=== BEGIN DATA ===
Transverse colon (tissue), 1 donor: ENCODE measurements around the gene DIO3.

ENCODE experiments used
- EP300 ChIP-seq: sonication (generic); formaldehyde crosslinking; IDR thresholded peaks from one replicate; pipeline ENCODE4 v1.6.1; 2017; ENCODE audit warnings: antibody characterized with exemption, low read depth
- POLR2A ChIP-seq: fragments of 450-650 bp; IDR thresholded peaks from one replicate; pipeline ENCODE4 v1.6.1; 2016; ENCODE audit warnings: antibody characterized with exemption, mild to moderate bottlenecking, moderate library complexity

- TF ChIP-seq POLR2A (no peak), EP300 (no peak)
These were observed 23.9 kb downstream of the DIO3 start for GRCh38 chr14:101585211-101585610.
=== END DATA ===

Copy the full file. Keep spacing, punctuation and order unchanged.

Transverse colon (tissue), 1 donor: ENCODE measurements around the gene DIO3.

ENCODE experiments used
- EP300 ChIP-seq: sonication (generic); formaldehyde crosslinking; IDR thresholded peaks from one replicate; pipeline ENCODE4 v1.6.1; 2017; ENCODE audit warnings: antibody characterized with exemption, low read depth
- POLR2A ChIP-seq: fragments of 450-650 bp; IDR thresholded peaks from one replicate; pipeline ENCODE4 v1.6.1; 2016; ENCODE audit warnings: antibody characterized with exemption, mild to moderate bottlenecking, moderate library complexity

- TF ChIP-seq POLR2A (no peak), EP300 (no peak)
These were observed 23.9 kb downstream of the DIO3 start for GRCh38 chr14:101585211-101585610.